Smart Hydrogel Modelling
Preface The science of mathematical modelling and numerical simulation is generally accepted as the third mode of scientific discovery (with the other two modes being experiment and analysis), making this field an integral component of cutting edge scientific and industrial research in most domains. This is especially so in advanced biomaterials such as polymeric hydrogels responsive to biostimuli for a wide range of potential BioMEMS applications, where multiphysics and multiphase are common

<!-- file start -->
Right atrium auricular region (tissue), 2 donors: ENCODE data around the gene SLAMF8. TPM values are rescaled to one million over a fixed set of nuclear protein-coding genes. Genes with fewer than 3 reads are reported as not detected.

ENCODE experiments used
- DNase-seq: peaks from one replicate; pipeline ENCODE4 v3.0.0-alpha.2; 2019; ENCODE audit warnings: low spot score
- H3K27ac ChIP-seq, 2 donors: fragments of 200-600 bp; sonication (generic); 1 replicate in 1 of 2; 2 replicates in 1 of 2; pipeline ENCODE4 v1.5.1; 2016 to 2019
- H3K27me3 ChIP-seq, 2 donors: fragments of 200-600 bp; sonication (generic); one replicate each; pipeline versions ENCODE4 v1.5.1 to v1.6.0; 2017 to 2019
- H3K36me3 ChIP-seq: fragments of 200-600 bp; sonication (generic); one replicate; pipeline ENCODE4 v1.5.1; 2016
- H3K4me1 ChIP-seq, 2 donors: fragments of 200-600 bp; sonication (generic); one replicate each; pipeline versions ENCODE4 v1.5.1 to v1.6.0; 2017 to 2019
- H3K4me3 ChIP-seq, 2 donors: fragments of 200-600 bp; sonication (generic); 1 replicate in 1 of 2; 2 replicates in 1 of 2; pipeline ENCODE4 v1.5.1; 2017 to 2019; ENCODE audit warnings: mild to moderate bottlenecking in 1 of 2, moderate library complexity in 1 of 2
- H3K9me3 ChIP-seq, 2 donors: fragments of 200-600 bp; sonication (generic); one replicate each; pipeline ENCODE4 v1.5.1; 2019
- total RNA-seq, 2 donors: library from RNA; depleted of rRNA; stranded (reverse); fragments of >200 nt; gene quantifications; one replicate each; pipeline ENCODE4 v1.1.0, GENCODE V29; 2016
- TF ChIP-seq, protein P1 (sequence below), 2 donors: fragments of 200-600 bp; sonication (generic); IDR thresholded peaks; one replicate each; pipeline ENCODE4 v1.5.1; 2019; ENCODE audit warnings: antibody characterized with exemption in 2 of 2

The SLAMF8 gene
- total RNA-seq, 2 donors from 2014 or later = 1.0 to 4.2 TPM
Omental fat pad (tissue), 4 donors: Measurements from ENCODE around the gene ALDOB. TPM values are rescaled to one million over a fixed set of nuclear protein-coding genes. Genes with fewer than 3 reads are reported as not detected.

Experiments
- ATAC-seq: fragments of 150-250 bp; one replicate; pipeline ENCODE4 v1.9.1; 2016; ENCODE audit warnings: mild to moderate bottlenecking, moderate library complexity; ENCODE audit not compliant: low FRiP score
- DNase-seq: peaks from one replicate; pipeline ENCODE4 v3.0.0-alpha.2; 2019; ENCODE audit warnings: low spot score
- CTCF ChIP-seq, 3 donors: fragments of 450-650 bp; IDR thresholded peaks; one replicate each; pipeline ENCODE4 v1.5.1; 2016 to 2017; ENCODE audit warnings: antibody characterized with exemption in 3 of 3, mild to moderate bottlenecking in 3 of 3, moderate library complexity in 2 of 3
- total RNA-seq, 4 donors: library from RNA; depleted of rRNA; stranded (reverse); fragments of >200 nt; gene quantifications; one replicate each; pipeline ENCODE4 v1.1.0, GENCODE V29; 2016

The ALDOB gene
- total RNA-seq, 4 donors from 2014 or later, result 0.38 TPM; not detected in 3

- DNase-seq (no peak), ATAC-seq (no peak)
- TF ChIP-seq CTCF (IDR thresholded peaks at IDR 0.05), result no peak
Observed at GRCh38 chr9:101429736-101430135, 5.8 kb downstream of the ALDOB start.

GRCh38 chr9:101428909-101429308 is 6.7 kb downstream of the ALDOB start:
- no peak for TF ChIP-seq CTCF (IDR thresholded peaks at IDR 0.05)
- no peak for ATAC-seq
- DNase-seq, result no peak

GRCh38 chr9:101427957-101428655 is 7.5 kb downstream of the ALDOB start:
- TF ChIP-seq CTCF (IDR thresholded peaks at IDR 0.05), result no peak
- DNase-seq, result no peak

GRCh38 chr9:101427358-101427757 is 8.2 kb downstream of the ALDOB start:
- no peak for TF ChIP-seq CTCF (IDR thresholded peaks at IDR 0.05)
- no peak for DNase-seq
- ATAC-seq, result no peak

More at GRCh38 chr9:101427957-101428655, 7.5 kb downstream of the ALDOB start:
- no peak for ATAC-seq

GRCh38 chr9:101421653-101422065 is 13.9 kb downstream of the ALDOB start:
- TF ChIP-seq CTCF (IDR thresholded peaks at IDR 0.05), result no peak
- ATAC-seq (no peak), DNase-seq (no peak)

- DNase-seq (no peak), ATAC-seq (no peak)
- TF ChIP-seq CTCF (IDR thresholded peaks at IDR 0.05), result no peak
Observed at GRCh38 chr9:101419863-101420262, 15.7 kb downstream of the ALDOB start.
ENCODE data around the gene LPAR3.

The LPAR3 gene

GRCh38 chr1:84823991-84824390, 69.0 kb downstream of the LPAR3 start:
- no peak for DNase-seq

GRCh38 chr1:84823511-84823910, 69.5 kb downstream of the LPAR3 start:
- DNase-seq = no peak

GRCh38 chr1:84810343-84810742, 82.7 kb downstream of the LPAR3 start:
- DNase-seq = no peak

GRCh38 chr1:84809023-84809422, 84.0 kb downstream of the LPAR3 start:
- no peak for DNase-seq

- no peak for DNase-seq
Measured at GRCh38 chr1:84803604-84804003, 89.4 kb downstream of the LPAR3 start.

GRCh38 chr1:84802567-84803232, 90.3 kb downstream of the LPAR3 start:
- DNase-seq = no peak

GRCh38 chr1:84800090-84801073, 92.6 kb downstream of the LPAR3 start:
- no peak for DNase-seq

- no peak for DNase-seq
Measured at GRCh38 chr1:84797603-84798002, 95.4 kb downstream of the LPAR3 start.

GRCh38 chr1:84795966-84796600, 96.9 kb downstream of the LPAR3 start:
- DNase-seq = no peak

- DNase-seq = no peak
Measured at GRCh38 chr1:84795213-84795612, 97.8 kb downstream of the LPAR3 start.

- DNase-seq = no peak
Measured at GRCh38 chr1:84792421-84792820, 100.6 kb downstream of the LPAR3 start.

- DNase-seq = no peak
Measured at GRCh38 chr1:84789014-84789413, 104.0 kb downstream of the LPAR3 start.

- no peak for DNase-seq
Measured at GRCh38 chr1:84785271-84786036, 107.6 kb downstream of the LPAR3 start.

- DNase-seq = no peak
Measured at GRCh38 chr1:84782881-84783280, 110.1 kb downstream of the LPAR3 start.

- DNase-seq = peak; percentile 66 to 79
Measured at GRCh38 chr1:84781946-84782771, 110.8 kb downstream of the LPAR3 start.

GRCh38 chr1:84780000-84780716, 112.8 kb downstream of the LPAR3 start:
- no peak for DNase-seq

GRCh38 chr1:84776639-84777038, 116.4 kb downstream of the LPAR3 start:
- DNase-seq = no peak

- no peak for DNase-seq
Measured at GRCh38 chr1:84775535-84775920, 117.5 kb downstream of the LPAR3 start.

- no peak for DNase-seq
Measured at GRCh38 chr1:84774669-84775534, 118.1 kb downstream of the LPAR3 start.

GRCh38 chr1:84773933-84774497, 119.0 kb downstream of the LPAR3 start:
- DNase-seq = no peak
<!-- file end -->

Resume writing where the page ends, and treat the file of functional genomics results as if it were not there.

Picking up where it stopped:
... iphase are common requirements. These environmental stimuli-responsive hydrogels are often known as smart hydrogels. In the published studies on the smart or stimuliresponsive hydrogels, the literature search clearly indicates that the vast majority are experimental based. In particular, although there are a few published books on the smart hydrogels, none is involved in the modelling of smart hydrogels. For the few published journal papers that conducted mathematical modelling and numerical simulation, results were far from satisfactory, and showed significant discrepancies when compared with existing experimental data. This has resulted in ad hoc studies of these hydrogel materials mainly conducted by trial and error. This is a very time-consuming and inefficient process, and certain aspects of fundamental knowledge are often missed or overlooked, resulting in off-tangent research directions. Thus it is absolutely necessary to publish a book on the modelling and simulation of the smart hydrogels with real multidisciplinary requirement for establishment of a theoretical platform by developing the correct mathematical models and also the powerful numerical techniques required to solve these challenging highly nonlinear and coupled models. Polymeric hydrogels are form of matters that possess both the properties of solid and liquid. Their structural framework chains are formed from networks of randomly crosslinked polymers that embody three different phases in general, namely the three-dimensional solid polymeric matrix network, interstitial fluid and ion species. Depending on the component characteristics and synthesis methods, the hydrogels can be designed or tailored to demonstrate the unique property of undergoing discrete or continuous volume transformation in response to infinitesimal changes of external environment stimuli, such as solution pH, electric field, temperature, solvent composition, glucose/carbohydrates, salt concentration/ionic strength, light/photon, pressure, coupled magnetic and electric fields. These magnificent features make the hydrogel better known as smart or stimuli-responsive hydrogels. vii viii Preface Due to their unique properties that include swelling/deswelling behaviour, sorption capacity, mechanical property, permeability and surface property, the hydrogels provide the instrumentation for creating functional materials for broad spectrum of applications as they can sense the environmental changes and eventually induce structural changes without a need for an external power source. Artificial muscle, microfluidic control, sensor/actuator, separation process and chromatographic packing are just few examples of the successful applications of hydrogels. Another exceptional promise of the hydrogels is their biocompatibility and biostability potentials, suggesting that the hydrogels are also an excellent substitution for the human body tissues or biomimetic applications. There are also extensive explorations of the hydrogels in the medical and pharmaceutical applications, such as drug delivery system, articular cartilage, biomaterial scaffold, corneal replacement and tissue engineering. As such, the multi-state characteristics of the smart polymer hydrogels and their wide-range multiphysics applications make the multidisciplinary and multiphase the basic requirements for the mathematical models. For example, these models are required to be highly multi-disciplinary and at least to take into consideration the coupled chemo-electro-mechanical multi-fields and multiphase deformation of polymeric network solid matrices with flow of ions and interstitial fluid. This results in several mathematical challenges, in which usually the models consist of coupled nonlinear partial differential equations with requirements of moving boundary and localized high gradient. A comprehensive study through modelling and simulation is thus warranted for theoretical understanding of the response behaviour of the smart hydrogels in BioMEMS devices subject to different environmental stimuli, due to the advantages of the material characteristics of the smart polymer hydrogels and their wide range of multiphysics applications. However, as mentioned above, there is a lack of open publications on modelling and simulation of the smart hydrogels, and this monograph is thus written to systematically document the response behaviour of the smart hydrogels to various environmental stimuli. A complete theoretical platform detailing of the fundamental theory for the smart polymer hydrogels is established. It is composed of several novel mathematical models which are already successfully developed. Response of the smart hydrogels to surrounding environment is examined in detail for the basic stimuli within common BioMEMS devices such as solution pH, externally applied electric voltage, temperature, solvent composition, glucose/carbohydrates and salt concentration/ionic strength. The effects of various material properties and environmental conditions on the responsive performance of the smart hydrogels, including Young's modulus, initially fixed charge density, effective crosslink density, ionic strength and valence of bath solution, initial volume fraction of polymeric network, initial geometry, are also investigated in various parametric studies. In addition, an analysis of drug delivery system for the controlled drug release from non-swellable micro-hydrogel particles is presented with consideration of drug dissolution and diffusion through the continuous matrices of spherical micro-hydrogel particles. This is the first monograph of its kind, which primarily meets the needs of scientists and engineers in the broad areas of polymer materials science, biomaterials Preface ix engineering, biomedical engineering, sensor/actuator, micro-electro-mechanical system (MEMS) and BioMEMS, physics, chemistry, biophysics, biochemistry and bioengineering. It is especially useful for them as a reference source, and also if they wish to conduct further studies so as to extend their work to practical application. Other important primary readers are postgraduate students in the area of polymer materials science and biomedical engineering, especially those with involvement in the computational aspects such as the modelling and simulation of stimuli-responsive soft materials. Possible secondary readers include undergraduate students taking the advanced mechanical and electric engineering courses which involve sensor or actuator, MEMS and BioMEMS. The chapters on the fundamental theoretical development are especially useful to these students. Correspondingly, the course lecturers will also find this book a good reference source. This book provides both the casual and interested reader with insights into the special features and intricacies of smart polymer hydrogels when environmental stimuli are involved. It is also invaluable to design engineers in the polymer sensor/actuator, MEMS and BioMEMS industry and biomedical engineering, serving as a useful reference source with benchmark results to compare and verify their experimental data against. and simulation of MEMS focusing on the use of smart hydrogels in BioMEMS applications, the development of advanced numerical methodologies and the dynamics of high-speed rotating shell structures. He has co-authored a book on "Rotating Shell Dynamics" published by Elsevier and two book chapters, one on MEMS simulation and the other on hydrogel xi xii Author's Brief Biography drug delivery system modelling, and authored/co-authored over 90 articles published in top international peer-reviewed journals. He is also extensively funded by agencies and industries, including the principal investigator of a Computational BioMEMS project awarded under A * STAR's strategic research programme in MEMS. Foreword Since the author told me that he planned to write a book about the mathematical modelling of smart hydrogels, I have looked forward to its completion with great anticipation. I have known the author and have followed his research for years; this work is a consummation of his extraordinary contributions in the area of soft active materials (SAMs). To write this book, the author has exhausted his knowledge, experience and free time. I believe this book will be of great value to both experts and also those with a casual interest in hydrogels, soft materials, drug delivery, BioMEMs and related fields of active scientific investigation. Its author, professor Hua Li, is among the most highly respected scientists in the world in the area of BioMEMs hydrogel theory. It is an honour to write the Foreword for his book. Smart hydrogels have wide-ranging applications in bioengineering, such as in the development of soft sensors/actuators, controlled drug delivery systems and stimuliresponsive BioMEMS devices. The majority of relevant studies in these areas are experiment based; considerably less attention has been paid to theoretical aspects. This monograph provides a comprehensive and systematic study for modelling smart polymer hydrogels in the BioMEMS environment. It covers development of the models characterized in chemo-electro-mechanical multi-energy coupled domains and expressed in form of nonlinear partial differential governing equations for smart hydrogels. It also documents benchmark results, namely simulating the performance and predicting the characteristics of smart hydrogels responding to solution pH, externally applied electric voltage, environmental temperature, glucose/carbohydrates and salt concentration/ionic strength, which are basic stimuli in common BioMEMS devices. This book is written in a straightforward manner without losing depth, such that it makes informative reading for a graduate student working or intending to work in this area. It will also undoubtedly serve as a rich reference source for experts in the field. I congratulate professor Hua Li for a tremendous achievement, and I hope and expect that the reader will benefit greatly from it.